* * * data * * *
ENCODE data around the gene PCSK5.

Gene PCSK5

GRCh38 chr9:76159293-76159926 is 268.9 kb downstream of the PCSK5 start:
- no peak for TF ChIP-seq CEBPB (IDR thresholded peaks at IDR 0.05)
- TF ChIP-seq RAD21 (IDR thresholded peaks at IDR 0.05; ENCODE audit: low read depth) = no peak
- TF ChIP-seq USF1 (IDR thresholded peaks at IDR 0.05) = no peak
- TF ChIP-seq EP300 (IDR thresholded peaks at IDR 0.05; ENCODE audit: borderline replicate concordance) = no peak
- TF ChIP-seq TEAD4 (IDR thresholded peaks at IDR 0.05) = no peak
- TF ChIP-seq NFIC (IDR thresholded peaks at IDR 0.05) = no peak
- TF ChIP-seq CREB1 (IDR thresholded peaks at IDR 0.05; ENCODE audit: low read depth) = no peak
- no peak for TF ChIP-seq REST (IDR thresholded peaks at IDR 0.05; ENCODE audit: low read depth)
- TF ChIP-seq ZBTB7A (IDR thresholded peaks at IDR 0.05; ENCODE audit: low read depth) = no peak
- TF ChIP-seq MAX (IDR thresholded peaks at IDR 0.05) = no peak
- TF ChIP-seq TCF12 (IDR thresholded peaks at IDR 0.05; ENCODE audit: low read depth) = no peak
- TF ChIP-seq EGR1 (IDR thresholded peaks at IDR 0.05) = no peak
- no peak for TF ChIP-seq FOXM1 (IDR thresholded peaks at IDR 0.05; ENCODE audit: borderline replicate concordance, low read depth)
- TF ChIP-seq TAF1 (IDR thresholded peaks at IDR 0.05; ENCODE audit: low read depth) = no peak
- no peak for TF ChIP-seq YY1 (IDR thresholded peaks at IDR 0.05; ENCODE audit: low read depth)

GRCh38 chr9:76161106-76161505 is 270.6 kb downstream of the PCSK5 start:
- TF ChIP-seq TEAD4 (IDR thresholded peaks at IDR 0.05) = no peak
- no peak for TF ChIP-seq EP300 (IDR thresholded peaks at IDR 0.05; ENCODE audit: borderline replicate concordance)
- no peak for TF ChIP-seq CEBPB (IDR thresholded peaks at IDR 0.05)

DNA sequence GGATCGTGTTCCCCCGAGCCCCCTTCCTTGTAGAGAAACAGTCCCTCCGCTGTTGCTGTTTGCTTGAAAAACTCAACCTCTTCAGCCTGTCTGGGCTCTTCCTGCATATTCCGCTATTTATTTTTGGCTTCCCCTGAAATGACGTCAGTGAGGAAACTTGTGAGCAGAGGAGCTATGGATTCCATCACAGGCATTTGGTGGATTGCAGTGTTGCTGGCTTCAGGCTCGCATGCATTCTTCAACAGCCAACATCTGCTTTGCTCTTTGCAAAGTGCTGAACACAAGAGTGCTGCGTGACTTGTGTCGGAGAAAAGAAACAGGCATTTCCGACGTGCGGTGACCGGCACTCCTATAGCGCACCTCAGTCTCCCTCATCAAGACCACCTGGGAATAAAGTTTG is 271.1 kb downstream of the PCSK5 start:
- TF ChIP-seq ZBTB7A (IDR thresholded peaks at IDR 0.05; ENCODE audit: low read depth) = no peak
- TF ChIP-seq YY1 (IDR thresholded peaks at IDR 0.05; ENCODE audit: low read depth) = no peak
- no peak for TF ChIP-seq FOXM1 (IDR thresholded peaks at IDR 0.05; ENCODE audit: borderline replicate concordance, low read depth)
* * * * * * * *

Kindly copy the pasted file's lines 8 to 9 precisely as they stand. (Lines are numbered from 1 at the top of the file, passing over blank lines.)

- TF ChIP-seq TEAD4 (IDR thresholded peaks at IDR 0.05) = no peak
- TF ChIP-seq NFIC (IDR thresholded peaks at IDR 0.05) = no peak